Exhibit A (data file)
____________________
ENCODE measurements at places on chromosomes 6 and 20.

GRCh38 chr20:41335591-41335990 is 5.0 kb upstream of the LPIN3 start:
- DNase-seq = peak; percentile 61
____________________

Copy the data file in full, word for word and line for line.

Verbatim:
ENCODE measurements at places on chromosomes 6 and 20.

GRCh38 chr20:41335591-41335990 is 5.0 kb upstream of the LPIN3 start:
- DNase-seq = peak; percentile 61